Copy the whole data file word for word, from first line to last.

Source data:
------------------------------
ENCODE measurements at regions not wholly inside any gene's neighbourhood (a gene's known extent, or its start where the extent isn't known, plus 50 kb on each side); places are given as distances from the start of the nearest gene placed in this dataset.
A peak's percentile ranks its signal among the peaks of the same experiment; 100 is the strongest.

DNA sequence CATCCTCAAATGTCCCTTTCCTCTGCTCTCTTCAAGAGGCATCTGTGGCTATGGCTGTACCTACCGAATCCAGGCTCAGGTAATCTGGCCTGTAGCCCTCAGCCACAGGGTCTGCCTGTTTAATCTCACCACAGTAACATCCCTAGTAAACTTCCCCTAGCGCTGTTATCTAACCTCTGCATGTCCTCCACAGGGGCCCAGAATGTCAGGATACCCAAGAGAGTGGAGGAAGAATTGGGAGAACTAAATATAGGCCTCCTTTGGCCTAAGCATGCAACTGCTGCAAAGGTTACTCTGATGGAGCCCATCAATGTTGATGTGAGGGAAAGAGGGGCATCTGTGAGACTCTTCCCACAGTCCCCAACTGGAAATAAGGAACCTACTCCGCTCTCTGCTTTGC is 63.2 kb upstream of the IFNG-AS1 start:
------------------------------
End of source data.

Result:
ENCODE measurements at regions not wholly inside any gene's neighbourhood (a gene's known extent, or its start where the extent isn't known, plus 50 kb on each side); places are given as distances from the start of the nearest gene placed in this dataset.
A peak's percentile ranks its signal among the peaks of the same experiment; 100 is the strongest.

DNA sequence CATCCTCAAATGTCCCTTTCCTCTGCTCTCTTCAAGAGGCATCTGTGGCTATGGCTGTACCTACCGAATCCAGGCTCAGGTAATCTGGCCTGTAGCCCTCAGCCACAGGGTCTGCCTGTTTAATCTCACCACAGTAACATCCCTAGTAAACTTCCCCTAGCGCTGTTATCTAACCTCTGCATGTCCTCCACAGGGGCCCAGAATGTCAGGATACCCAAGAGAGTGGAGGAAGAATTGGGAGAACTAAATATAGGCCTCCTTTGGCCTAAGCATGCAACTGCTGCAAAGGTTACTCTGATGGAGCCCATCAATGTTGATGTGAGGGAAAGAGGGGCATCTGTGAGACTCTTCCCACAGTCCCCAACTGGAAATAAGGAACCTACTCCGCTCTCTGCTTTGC is 63.2 kb upstream of the IFNG-AS1 start: